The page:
Find out about the fees, checks and complaints procedures involved in renting with a letting agent.
Register with a letting agent
Letting agents advertise homes for rent on property websites and in their office windows.
A letting agent may also collect rent and arrange for repairs of the property.
You usually have to register with a letting agency if you want to rent a property through them. You can register with as many agencies as you like.
The letting agent must not charge you for registering with them or charge for giving you information on properties. It is a criminal offence to do this.
Check the agent is professionally licensed
A letting agent will have agreed to a voluntary code of conduct and best-practice standards if it is a member of one of these organisations:
- National Approved Lettings Scheme (NALS)
- Association of Residential Letting Agents (ARLA)
- UK Association of Letting Agents (UKALA)
- National Association of Estate Agents (NAEA)
What to ask before you sign a contract
Most private tenants sign up to an assured shorthold tenancy.
Before you agree to take on a tenancy from a letting agency, make sure you know:
- how much the rent is, when and how often it has to be paid
- what length of tenancy agreement is on offer - 6 months, 12 months or longer
- if there is a break clause in the agreement
- what fees and charges you have to pay before you move in, on renewal and at the end of the tenancy
- if your fees will be refunded if you or the landlord decides not to go ahead
Repairs before you move in
Ask the letting agent to confirm in writing that any repairs that are needed will be done before you sign up to the tenancy.
It may be difficult to get the work done after you have moved in.
It can be a good idea to agree an inventory with the agent at the start of your tenancy. This can help to resolve any disputes that might arise about:
- repairs that need doing
- the return of your deposit when you leave
Check if you have to contact the letting agent or the landlord to sort out repairs after you move in.
Fees and charges
You usually have to pay fees to the letting agent for your tenancy agreement to be prepared and for background checks to be carried out.
The letting agent must display a list of all fees you will have to pay in their office and on their website.
A letting agent will also usually take a tenancy deposit on the landlord’s behalf.
This must be protected with a tenancy deposit protection scheme within 30 days of payment.
The agent could ask for a holding deposit to secure the property while it carries out its checks.
Checks a letting agent can make
Before you can start your tenancy, a letting agent will run checks to ensure you have the right to rent in the UK and are likely to be a good tenant.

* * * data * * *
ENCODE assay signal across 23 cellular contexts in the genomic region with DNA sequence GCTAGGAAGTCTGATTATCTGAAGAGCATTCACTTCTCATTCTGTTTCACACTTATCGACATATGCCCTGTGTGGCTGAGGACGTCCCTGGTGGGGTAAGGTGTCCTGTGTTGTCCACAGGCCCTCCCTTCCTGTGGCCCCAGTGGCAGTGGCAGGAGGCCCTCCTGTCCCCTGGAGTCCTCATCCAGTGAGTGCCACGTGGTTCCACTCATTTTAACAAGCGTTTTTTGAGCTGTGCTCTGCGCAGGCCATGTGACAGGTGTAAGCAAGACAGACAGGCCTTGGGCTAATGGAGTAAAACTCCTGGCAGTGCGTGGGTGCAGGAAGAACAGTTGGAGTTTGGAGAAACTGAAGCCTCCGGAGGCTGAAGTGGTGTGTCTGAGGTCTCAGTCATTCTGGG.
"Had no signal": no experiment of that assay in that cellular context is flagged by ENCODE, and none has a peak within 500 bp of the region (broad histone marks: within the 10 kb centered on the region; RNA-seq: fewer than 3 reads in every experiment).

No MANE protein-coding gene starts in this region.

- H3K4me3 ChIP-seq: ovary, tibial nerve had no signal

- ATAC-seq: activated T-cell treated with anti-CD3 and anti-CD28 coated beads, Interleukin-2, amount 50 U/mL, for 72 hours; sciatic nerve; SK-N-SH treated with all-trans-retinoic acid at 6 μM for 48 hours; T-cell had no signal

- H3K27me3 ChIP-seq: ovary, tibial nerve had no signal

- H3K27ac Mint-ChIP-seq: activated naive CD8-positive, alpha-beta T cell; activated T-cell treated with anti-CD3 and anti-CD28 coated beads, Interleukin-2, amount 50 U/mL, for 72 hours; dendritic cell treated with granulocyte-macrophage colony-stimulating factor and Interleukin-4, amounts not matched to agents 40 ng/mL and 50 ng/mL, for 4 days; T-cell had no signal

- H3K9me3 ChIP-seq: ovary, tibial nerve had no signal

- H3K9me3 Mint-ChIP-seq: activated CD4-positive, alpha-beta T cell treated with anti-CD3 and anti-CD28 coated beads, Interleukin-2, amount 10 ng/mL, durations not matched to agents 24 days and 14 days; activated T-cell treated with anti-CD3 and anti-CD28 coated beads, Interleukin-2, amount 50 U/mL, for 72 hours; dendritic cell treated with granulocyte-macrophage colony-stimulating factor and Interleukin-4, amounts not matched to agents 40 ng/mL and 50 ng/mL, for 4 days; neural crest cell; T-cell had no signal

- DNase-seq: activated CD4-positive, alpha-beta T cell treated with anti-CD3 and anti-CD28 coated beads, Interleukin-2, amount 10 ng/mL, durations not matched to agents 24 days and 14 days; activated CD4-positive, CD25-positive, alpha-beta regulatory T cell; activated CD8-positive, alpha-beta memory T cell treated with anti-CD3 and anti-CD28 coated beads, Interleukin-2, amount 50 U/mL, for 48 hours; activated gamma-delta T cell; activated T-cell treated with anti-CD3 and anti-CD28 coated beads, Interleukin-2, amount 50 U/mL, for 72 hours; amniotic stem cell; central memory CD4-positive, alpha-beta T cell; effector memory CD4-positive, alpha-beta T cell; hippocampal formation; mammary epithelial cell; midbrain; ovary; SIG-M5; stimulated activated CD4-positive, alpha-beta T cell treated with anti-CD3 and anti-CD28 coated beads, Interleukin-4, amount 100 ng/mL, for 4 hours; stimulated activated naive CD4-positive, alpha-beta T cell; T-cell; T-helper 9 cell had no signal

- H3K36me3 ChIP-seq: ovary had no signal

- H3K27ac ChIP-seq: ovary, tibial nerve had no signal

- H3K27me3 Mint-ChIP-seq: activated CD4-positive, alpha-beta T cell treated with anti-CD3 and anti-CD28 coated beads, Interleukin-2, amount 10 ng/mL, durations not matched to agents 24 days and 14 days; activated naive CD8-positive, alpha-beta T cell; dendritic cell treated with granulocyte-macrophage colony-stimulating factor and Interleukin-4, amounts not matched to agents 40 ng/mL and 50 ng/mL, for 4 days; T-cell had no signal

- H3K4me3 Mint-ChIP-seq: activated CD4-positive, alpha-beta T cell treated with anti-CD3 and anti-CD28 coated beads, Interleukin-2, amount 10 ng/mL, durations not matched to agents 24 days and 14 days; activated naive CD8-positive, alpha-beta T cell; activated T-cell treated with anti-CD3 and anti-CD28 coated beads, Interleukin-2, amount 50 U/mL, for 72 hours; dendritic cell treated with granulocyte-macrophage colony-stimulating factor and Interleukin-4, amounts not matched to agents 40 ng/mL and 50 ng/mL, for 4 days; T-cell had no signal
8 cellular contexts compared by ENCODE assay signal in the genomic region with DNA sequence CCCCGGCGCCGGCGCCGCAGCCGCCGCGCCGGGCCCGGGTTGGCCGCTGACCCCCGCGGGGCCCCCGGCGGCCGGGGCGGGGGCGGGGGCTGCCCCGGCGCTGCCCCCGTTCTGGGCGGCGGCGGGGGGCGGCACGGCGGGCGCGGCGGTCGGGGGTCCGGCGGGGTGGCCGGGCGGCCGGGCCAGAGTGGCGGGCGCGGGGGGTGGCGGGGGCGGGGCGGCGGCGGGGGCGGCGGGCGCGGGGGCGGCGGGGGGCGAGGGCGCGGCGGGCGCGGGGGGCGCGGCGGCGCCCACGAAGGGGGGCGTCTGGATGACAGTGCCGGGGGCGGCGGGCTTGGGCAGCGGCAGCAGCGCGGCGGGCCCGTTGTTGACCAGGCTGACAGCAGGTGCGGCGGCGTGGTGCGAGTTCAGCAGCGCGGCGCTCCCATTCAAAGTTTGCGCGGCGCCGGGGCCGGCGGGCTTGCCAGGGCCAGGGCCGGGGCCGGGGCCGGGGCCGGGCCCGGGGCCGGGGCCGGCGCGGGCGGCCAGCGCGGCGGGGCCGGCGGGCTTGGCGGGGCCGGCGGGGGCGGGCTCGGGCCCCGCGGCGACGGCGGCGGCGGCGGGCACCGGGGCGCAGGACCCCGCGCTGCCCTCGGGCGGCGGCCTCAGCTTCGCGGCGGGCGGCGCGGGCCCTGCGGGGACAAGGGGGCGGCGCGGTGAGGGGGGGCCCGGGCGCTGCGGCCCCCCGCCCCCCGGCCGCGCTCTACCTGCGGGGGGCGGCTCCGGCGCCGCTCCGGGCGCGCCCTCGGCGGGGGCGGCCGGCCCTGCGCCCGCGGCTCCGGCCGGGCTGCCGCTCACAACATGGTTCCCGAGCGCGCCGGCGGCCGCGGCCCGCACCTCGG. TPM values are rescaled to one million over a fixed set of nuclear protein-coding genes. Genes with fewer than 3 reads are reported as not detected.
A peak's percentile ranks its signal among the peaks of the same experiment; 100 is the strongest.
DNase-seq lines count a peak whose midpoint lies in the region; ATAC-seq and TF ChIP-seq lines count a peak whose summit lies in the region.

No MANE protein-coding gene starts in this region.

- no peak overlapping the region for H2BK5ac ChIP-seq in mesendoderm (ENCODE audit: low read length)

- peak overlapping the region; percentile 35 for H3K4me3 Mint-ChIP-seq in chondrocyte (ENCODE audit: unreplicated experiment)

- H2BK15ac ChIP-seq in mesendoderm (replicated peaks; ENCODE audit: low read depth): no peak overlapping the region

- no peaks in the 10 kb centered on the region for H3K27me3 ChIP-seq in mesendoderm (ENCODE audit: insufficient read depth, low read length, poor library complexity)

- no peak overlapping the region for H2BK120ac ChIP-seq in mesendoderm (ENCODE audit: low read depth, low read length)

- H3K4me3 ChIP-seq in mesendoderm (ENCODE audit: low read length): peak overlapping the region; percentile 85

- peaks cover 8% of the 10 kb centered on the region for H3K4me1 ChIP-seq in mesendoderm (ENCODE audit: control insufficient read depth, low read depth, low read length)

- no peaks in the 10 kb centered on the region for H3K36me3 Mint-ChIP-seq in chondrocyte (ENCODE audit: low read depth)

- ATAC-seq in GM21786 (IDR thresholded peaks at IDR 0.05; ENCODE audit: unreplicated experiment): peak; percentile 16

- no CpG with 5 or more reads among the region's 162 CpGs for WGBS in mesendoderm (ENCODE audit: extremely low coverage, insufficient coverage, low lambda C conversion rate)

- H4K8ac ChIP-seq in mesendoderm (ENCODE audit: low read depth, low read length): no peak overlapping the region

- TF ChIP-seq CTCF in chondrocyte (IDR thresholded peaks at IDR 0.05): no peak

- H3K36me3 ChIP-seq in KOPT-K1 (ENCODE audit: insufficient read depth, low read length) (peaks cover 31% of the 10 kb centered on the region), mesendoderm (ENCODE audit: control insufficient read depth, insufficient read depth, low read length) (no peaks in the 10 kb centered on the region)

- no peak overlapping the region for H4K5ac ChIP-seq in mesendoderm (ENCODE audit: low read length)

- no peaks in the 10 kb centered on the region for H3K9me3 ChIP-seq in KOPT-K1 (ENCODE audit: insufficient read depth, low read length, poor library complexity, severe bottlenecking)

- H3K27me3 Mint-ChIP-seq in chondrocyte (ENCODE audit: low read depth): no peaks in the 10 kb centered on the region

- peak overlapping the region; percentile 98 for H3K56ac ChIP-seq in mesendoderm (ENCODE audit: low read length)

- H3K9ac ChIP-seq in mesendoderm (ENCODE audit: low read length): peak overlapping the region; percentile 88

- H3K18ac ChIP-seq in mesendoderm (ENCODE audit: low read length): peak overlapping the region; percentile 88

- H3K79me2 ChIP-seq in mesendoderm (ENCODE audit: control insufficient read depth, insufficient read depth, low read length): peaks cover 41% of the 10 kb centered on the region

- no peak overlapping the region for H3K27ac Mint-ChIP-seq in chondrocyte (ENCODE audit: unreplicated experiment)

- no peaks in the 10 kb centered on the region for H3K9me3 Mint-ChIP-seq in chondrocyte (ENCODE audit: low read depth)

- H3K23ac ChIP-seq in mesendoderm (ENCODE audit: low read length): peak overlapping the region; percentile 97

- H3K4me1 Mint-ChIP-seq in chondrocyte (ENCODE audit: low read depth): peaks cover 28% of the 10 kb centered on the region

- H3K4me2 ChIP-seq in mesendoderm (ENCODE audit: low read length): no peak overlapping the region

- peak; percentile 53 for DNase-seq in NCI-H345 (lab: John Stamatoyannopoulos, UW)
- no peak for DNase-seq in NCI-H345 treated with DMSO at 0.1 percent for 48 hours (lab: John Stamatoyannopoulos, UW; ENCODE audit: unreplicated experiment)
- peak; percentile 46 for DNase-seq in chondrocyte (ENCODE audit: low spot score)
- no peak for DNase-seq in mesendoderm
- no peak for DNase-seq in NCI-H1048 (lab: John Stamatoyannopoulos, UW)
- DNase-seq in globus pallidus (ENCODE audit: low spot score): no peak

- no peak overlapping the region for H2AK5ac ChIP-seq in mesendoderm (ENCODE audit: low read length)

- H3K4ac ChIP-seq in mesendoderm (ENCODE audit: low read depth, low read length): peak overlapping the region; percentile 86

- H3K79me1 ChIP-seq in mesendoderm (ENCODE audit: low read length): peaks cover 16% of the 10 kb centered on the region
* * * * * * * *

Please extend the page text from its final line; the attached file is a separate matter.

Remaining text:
Checks normally include:
- immigration checks
- a credit check
- checks on your income
- references from your employer or previous landlords
You might be asked for a guarantor if you fail to a credit check or are unable to give references. This is someone who agrees to pay the rent for you if you do not.
If you claim benefits
Tell the agent if you will need to claim benefits, or else you could lose money you have paid in fees and charges.
Letting agent inspections during your tenancy
Letting agents might carry out inspections of your home during your tenancy to check the condition of the property.
Check your tenancy agreement to see how often inspections can happen.
The letting agent should give you at least 24 hours’ notice in writing and the visit must be at a reasonable time.
If you can’t make the time suggest an alternative. It is illegal for them to enter your home without your permission.
You should not be charged for inspections.
Find out who your landlord is
You have a legal right to know who your landlord is, even if you deal directly with a letting agent.
The letting agent must tell you the landlord's name and address within 21 days if you write to ask.
Complaints about letting agents
Letting agents must belong to an independent redress scheme. Redress schemes investigate complaints against their members.
You should complain directly to your letting agent first.
If your complaint is not resolved within 8 weeks, you can raise it with the agent’s redress scheme.
If your agent is not a member of a redress scheme, you can report this to your council, which may take action against the agent.
Use Shelter's letting agent dispute tool to complain to a letting agent redress scheme
Last updated 28 Apr 2017 | © Shelter
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